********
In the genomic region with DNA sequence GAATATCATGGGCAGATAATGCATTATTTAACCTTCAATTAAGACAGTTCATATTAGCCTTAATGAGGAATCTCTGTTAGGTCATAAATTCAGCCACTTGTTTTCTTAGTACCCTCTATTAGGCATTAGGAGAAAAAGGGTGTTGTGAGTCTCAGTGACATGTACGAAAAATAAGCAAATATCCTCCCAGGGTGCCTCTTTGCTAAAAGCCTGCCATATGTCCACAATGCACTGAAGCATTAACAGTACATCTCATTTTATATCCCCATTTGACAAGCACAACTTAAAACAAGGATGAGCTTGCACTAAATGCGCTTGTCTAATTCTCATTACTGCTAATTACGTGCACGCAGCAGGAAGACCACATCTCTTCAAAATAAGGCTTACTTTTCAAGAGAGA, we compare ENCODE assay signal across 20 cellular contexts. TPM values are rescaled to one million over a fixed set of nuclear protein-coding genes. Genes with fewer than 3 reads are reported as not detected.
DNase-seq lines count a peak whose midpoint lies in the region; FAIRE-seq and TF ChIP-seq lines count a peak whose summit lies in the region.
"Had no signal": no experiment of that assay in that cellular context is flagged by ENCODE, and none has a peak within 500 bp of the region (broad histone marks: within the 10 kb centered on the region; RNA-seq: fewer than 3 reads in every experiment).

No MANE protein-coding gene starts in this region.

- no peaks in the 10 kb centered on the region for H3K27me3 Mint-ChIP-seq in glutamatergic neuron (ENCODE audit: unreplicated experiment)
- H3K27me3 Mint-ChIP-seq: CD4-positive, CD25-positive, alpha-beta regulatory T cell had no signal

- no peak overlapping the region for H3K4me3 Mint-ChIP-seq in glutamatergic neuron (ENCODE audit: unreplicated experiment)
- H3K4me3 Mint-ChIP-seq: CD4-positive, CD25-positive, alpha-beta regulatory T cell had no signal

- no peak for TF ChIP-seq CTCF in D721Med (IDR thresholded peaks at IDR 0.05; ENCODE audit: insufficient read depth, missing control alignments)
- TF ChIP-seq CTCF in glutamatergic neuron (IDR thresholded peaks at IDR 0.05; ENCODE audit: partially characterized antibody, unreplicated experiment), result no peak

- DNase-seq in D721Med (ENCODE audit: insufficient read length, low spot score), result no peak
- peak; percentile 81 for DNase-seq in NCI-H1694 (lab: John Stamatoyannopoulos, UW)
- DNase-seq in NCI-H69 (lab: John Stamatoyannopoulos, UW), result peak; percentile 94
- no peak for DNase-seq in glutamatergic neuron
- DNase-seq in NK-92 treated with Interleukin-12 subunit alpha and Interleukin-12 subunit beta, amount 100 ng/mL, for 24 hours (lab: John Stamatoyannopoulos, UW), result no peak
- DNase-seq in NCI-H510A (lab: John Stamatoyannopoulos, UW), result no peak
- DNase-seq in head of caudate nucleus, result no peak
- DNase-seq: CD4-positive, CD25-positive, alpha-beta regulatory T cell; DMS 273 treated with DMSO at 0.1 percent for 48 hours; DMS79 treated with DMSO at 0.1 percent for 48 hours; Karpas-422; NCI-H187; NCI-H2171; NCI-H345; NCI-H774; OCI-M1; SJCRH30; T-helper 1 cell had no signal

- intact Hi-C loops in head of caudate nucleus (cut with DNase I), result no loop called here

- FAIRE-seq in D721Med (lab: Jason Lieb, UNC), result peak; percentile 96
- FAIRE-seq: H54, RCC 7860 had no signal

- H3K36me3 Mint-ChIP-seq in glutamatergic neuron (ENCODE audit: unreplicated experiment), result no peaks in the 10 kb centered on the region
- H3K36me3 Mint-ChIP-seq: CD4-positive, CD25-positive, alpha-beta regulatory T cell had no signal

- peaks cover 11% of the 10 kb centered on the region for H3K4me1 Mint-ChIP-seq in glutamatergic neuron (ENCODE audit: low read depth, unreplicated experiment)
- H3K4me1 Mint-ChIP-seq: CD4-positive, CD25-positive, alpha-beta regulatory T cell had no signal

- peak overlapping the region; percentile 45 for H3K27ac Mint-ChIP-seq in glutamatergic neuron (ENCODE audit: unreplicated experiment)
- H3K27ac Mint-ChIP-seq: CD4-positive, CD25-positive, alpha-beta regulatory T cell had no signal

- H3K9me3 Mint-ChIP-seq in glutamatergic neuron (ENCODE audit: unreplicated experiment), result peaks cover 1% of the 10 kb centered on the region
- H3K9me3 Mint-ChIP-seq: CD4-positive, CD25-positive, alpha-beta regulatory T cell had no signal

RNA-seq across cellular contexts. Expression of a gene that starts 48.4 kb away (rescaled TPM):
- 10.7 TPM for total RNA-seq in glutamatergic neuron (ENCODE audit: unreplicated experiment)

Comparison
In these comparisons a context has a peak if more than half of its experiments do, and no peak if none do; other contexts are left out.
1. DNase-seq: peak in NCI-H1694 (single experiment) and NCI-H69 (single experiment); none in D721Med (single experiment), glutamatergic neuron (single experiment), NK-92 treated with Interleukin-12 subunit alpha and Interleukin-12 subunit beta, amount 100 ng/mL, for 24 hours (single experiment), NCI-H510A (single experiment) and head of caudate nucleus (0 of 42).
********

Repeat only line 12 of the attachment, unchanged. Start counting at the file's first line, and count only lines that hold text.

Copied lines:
- peak; percentile 81 for DNase-seq in NCI-H1694 (lab: John Stamatoyannopoulos, UW)